The science behind the incredible story of the ‘butterfly’ boy who had 80% of his skin replaced
In a landmark case, scientists have effectively “cured” a seven-year-old boy of a rare and devastating genetic skin disease using stem cell and gene therapy.
The disease in question, junctional epidermolysis bullosa (JEB) is caused by mutations in one of three genes – LAMA3, LAMB3 and LAMC2 – and results in skin that is extremely fragile and susceptible to blistering, infection and cancer.
The boy had lost 80% of his skin as a result of his condition and the prognosis was extremely poor after his body rejected a skin graft from his father. After the scientists exhausted all other treatment options, one of the doctors treating him at the Ruhr University Bochum in Germany got in touch with Italian stem-cell researcher Michele De Luca at the University of Modena and Reggio Emilia for advice. De Luca had previously succeeded in growing small amounts of gene-repaired skin for children with the same condition, but to successfully treat the boy, he needed to generate more than 14 times the amount of skin.
How did they do it?
The scientists took a small 4cm square patch of what little remaining skin there was on the boy and grew skin stem cells from it in a lab. Next, they used a retrovirus to insert a healthy version of the deficient LAM3 gene. They were able to grow these correct cells into sheets of skin that were grafted onto the boy during two separate surgeries.
Professor Cédric Blanpain, a stem cell scientist at the Free University of Brussels, told the Guardian the case was “a beautiful example of something that was unthinkable before the study. To replace and gene-correct the whole skin of a patient is just amazing.”
How is the boy doing now?
Incredibly, only 21 months after the treatment, the boy’s skin grafts are healthy and he is able to live a normal life. He plays football and goes to school and if his skin is damaged, he heals like any other person. A few small areas of his skin that were not treated do still blister, but it is thought the corrected stem cells might eventually replace all of his skin.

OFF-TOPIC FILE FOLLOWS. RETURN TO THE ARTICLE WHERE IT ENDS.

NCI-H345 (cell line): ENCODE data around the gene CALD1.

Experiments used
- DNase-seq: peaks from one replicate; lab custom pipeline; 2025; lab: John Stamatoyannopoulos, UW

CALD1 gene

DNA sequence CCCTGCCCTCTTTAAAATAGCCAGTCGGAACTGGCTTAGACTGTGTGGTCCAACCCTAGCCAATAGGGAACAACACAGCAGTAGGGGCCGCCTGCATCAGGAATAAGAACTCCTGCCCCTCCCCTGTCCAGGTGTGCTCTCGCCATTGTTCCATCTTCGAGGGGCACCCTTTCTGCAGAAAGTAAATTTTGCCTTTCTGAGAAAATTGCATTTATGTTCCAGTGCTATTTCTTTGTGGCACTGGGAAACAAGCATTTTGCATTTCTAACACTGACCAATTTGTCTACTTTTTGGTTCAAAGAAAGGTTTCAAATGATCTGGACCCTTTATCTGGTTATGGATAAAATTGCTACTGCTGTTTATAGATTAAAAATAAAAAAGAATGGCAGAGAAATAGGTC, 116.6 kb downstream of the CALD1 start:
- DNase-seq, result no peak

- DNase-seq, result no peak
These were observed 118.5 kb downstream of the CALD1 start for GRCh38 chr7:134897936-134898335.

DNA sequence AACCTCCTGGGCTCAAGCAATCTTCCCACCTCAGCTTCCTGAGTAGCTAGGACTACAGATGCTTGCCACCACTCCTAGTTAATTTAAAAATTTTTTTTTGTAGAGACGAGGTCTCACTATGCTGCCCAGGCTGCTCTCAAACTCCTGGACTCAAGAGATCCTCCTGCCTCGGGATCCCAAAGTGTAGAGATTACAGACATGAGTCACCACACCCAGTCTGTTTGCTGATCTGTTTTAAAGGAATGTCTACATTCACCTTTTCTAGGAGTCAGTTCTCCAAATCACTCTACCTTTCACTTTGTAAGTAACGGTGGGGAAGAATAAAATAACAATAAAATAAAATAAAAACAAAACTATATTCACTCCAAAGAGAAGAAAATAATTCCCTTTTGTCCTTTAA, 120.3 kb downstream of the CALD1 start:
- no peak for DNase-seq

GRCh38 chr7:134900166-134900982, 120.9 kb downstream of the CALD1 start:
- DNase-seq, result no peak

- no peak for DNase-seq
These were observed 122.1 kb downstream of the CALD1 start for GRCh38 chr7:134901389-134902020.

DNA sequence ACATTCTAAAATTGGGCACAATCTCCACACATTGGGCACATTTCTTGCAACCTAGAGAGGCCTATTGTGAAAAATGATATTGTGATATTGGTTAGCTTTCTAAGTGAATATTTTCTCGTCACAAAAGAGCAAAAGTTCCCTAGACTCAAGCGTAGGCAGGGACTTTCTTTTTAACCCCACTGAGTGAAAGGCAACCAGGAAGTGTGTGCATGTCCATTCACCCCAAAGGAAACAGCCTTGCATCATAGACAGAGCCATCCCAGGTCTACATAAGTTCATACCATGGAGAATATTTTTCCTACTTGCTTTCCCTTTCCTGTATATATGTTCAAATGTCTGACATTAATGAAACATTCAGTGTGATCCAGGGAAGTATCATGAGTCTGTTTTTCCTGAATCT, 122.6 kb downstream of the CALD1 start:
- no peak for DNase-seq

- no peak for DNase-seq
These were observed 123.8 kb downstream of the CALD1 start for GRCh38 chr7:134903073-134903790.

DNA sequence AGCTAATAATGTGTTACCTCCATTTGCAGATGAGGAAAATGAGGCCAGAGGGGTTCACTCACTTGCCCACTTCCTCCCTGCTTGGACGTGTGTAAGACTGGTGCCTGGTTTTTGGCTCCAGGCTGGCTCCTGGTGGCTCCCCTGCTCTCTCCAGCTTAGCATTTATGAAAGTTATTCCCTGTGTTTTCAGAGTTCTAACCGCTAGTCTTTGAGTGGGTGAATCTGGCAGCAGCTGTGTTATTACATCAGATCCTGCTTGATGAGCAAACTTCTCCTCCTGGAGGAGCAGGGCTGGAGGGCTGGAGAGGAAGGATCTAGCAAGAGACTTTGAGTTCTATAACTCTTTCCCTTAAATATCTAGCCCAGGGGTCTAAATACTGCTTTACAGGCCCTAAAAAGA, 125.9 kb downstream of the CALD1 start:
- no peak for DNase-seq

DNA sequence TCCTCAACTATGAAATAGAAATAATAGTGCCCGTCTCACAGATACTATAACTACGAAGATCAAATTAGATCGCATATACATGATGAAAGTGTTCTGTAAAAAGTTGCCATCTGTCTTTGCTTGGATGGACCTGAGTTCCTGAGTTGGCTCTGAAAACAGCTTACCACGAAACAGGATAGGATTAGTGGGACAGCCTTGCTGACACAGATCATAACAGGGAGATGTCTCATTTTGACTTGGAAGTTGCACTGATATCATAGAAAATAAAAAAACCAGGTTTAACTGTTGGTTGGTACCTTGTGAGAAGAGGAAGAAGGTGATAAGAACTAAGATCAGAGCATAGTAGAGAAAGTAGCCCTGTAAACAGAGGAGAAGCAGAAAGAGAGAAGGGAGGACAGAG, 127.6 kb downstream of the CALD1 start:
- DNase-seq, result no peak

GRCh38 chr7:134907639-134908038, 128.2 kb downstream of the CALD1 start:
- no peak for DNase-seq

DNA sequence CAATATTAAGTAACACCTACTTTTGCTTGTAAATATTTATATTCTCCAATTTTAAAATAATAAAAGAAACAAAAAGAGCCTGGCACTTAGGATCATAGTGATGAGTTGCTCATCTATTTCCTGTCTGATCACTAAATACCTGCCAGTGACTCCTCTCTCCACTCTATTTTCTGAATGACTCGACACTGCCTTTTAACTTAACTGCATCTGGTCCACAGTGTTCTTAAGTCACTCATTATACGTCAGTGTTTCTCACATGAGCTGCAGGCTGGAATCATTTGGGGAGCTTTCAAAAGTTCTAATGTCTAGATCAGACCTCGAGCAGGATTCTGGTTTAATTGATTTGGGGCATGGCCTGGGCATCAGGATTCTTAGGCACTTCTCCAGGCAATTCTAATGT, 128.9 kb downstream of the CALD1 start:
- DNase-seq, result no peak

What is JEB?
The US National Library of medicine describes Junctional epidermolysis bullosa (JEB) as “one of the major forms of epidermolysis bullosa, a group of genetic conditions that cause the skin to be very fragile and to blister easily.” There are two types of the disease: Herlitz JEB and non-Herlitz JEB. The former is more serious and affects individuals from birth or early infancy. Blisters form as soon as the skin is subjected to even minor friction and because blisters form on the mucous membranes such as the linings of the mouth and digestive tract, eating and digesting food can be difficult. The life expectancy of individuals suffering Herlitz JEB is often less than a year because of the severity of its symptoms, while those with non-Herlitz JEB normally have a normal life expectancy. Both conditions are extremely rare, affecting fewer than 1 per million in the US.
What is stem-cell therapy?
Stem-cell therapy is where stem cells are used treat or prevent a disease. They are undifferentiated cell types that can change into specialised cell types and occur naturally in the body, replacing cells that are lost or damaged. However, they can also be generated by scientists in a lab by reprogramming “normal” adult cells. Perhaps the most common type of stem cell therapy is where blood stem cells are used to provide a healthy source of blood for people with blood conditions or those who have had cancer treatment. Patients with severe burns can have skin generated for them using skin stem cells.
What is the scope for this treatment to be used in the future?
One risk of such stem cell treatment is that genetic changes could increase the chances of skin cancer, but the study observed no such changes in the young boy. If the treatment is determined to be safe in the long run, it could be significant in treating other types of epidermolysis bullosa. The problem is, each type of genetic disorder is caused by different faults that lead to different problems with the skin. Prof Michele De Luca, from the University of Modena and Reggio Emilia, told the BBC: “The gene is different, the protein is different and the outcome may be different [for each type] so we need formal clinical trials.”